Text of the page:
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Ethnic Skin Care: An Opportunity for Personal Connection

By: Elle Morris
Posted: December 6, 2010, from the December 2010 issue of GCI Magazine.

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Among those differences are the melanocytes, or pigment cells, which are more sensitive to irritation and tend to react more aggressively to injury. The oil-producing glands in pigmented skin are also different, creating heightened levels of oiliness and dryness in pigmented skin. Common problems involve hyperpigmentation—in which patches of skin become darker after a cut, burn, or even insect bite or minor scrape. Acne, eczema, in-grown hairs and flesh moles also are common complaints associated with darker pigmented skin. Does this mean there is a direct correlation between the issues ethnic skin experienc

es and Caucasians typically featured in antiaging skin care ads? Absolutely. People of color benefit from high melanin counts, which provide natural protection from ultraviolet radiation and wrinkles associated with aging. Skin of women of color tends not to age the way Caucasian skin does—however, the propensity for irritation is magnified and requires greater sensitivity in product choice and treatment options.

Fundamental differences between dark and light skin have led to a void within the skin care market, and many brand owners either ignore or misunderstand the needs of ethnic skin. While Caucasian women seek products with antiaging, moisturizing and skin protection benefits, darker-skinned women seek products that address hyperpigmentation and facial oil while also preventing blemishes and severe dryness.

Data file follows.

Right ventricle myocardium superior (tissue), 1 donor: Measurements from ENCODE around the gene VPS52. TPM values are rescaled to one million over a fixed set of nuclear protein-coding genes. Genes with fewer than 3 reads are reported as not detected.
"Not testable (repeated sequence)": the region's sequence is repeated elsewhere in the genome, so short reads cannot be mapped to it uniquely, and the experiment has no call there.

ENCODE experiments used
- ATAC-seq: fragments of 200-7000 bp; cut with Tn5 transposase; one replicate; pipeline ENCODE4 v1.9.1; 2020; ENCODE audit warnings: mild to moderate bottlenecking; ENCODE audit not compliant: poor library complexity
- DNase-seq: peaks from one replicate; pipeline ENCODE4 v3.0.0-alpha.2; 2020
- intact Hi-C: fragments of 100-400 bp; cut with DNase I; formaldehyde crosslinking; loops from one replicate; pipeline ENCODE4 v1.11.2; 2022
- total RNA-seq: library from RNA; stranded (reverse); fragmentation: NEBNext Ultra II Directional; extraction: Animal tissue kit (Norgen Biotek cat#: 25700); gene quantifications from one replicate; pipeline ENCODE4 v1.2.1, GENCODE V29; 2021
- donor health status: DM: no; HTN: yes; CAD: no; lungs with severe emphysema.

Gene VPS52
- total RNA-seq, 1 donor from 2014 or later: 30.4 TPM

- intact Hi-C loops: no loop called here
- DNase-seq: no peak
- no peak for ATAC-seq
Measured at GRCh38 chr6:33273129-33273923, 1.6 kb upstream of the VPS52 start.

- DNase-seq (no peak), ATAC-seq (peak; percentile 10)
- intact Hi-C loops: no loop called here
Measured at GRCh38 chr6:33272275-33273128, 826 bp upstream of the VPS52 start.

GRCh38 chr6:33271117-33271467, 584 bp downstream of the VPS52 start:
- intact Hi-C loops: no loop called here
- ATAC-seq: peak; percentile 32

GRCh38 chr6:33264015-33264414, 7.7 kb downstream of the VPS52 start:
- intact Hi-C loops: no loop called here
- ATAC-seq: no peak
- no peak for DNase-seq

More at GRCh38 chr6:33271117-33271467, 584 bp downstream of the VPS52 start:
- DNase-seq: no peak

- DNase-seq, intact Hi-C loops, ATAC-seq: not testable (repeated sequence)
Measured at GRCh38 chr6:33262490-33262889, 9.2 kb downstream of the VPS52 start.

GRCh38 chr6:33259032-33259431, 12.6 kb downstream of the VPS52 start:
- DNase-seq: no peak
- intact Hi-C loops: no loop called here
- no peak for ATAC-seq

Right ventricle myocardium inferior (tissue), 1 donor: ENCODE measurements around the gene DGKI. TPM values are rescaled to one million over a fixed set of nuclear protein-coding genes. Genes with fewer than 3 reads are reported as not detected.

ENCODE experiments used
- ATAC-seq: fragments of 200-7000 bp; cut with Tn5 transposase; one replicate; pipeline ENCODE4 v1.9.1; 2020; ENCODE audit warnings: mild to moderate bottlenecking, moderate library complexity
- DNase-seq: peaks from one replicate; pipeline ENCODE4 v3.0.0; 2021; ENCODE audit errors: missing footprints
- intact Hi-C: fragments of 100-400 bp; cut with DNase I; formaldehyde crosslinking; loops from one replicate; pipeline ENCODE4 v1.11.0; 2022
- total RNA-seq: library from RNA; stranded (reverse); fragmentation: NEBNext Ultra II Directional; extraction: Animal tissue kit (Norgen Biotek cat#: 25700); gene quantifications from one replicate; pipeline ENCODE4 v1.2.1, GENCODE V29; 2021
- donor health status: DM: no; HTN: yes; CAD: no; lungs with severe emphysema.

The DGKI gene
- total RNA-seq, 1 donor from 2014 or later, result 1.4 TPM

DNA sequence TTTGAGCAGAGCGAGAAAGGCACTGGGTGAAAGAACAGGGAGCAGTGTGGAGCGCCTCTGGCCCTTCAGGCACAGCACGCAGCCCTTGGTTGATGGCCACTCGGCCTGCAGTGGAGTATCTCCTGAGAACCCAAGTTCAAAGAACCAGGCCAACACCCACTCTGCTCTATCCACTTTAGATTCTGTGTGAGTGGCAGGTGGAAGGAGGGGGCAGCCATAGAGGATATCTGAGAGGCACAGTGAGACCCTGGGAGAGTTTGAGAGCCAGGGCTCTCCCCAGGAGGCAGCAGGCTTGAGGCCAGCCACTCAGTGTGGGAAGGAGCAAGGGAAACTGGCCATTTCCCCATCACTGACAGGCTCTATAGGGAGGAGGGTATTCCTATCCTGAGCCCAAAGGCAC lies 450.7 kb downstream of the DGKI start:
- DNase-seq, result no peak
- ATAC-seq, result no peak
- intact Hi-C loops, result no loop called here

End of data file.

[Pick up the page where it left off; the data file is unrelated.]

Products that address hyperpigmentation are plentiful in both mass and prestige—often with additional claims toward radiance, clarity and evenness of skin tone, creating a unified color of the skin and eliminating dark spots. In some cultures, this also is code for lightening.

Products such as Palmer’s Skin Success have targeted hyperpigmentation issues while also addressing dryness, allowing Palmer’s to dominate the market share at mass within the ethnic skin care category. Both Palmer’s and Johnson & Johnson’s AMBI have launched skin care products that contain hydroquinone, an ingredient found to be effective in lightening dark scars and spots on the skin. Although hydroquinone has been found to have mild to severe side effects and is highly regulated in countries outside the U.S., this ingredient continues to be found in products at mass. AMBI’s Fade Creams have experienced significant success in this category, positioning hydroquinone as a dermatologist-recommended ingredient that, when combined with vitamin E as a moisturizer, creates smooth, evenly toned skin.

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